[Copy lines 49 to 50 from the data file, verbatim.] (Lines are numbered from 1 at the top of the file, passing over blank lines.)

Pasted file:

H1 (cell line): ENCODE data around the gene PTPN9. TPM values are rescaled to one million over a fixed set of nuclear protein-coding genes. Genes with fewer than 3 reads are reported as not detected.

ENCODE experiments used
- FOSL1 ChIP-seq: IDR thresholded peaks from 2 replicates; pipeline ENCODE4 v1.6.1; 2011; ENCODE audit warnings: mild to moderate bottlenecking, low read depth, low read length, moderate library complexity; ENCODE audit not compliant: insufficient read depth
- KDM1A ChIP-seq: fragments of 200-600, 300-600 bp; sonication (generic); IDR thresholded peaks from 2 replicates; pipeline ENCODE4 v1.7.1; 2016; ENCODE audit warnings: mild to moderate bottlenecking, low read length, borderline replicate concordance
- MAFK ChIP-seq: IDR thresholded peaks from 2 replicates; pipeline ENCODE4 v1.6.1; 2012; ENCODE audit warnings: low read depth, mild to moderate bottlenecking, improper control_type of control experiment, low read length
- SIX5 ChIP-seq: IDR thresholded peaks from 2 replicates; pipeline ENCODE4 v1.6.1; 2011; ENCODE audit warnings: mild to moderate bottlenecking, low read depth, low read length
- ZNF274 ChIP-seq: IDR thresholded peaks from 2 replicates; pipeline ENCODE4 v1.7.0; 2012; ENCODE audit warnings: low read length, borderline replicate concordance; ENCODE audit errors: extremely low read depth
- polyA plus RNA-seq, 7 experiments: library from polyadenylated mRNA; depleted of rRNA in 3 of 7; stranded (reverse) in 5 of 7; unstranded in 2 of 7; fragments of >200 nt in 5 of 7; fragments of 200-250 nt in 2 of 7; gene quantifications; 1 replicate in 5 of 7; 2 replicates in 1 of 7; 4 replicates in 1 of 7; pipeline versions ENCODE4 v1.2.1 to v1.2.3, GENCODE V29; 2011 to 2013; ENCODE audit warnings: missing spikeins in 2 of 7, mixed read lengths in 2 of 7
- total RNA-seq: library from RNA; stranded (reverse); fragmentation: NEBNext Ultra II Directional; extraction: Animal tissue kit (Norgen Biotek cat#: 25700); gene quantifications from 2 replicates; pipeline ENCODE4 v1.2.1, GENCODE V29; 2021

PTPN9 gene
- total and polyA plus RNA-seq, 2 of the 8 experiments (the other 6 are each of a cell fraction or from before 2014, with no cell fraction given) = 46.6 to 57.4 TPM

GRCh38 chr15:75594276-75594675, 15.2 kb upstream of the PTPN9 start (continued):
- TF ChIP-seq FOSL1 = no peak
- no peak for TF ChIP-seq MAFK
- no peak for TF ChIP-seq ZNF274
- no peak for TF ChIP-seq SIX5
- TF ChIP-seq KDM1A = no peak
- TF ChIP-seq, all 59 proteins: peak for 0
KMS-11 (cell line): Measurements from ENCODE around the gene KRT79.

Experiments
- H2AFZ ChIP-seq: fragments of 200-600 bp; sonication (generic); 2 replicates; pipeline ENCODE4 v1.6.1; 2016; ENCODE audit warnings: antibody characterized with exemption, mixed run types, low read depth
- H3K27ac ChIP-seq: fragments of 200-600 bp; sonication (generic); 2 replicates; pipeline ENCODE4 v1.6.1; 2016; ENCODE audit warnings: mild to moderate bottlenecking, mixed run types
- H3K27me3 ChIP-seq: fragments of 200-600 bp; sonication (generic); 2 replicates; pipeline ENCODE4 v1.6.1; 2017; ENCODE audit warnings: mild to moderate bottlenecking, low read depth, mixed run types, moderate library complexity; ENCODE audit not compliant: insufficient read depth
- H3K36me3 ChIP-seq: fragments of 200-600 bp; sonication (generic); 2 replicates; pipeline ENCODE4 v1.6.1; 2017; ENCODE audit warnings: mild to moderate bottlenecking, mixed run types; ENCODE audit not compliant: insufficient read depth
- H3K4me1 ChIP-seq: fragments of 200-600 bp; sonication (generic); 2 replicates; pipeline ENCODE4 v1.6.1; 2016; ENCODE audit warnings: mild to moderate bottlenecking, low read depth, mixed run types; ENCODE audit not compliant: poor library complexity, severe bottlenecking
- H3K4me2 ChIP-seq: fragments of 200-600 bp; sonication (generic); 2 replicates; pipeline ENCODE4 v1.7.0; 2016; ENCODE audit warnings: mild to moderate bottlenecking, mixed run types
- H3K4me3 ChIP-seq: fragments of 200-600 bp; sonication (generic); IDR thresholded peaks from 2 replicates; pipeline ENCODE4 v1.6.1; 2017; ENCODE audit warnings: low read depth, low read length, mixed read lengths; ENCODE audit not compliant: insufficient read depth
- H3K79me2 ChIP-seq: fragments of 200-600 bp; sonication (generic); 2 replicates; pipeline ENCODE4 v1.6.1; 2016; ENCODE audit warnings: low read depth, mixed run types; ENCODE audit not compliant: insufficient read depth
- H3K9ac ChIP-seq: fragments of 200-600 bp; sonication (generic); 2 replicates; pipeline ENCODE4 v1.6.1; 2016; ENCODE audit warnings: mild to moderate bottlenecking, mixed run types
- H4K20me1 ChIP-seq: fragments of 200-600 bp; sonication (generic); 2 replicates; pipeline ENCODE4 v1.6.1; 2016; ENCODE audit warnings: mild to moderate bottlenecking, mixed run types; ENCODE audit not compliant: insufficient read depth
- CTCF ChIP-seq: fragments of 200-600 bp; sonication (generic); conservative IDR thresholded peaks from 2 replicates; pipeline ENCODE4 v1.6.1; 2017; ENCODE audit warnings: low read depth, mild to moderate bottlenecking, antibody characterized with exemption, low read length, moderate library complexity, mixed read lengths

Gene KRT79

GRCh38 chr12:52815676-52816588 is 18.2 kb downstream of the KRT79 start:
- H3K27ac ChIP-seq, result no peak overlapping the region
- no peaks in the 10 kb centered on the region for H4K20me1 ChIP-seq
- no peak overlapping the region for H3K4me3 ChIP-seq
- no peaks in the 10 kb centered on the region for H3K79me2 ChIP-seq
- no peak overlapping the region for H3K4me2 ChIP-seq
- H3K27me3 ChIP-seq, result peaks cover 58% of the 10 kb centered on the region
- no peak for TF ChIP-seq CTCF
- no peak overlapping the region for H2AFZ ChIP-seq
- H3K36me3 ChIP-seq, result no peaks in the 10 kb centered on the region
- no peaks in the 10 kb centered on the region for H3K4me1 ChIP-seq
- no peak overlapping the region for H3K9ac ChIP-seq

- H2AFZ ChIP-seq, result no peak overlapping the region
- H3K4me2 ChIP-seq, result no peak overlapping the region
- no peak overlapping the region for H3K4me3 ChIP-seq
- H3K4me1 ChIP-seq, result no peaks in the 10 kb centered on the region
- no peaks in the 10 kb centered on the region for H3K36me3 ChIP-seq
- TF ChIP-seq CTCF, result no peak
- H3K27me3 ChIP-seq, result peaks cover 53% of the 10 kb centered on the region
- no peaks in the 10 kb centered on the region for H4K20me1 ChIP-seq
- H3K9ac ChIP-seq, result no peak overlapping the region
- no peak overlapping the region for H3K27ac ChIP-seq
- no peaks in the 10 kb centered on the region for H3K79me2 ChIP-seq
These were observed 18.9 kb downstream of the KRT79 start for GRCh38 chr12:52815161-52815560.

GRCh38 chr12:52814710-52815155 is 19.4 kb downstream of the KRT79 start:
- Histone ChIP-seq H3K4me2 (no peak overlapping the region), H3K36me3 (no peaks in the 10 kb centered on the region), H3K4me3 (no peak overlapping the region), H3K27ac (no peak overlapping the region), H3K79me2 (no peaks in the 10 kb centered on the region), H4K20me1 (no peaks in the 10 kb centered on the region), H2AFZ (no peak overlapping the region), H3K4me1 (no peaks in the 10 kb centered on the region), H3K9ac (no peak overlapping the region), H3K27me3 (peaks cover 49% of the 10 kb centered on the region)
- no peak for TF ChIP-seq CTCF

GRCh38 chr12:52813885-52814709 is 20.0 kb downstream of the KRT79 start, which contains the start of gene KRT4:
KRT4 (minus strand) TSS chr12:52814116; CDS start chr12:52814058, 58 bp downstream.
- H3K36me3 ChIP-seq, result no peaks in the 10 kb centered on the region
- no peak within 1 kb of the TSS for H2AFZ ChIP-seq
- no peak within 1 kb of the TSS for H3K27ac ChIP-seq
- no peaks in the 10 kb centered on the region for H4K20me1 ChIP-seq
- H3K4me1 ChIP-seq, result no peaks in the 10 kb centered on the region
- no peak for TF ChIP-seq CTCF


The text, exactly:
- no peaks in the 10 kb centered on the region for H3K36me3 ChIP-seq
- TF ChIP-seq CTCF, result no peak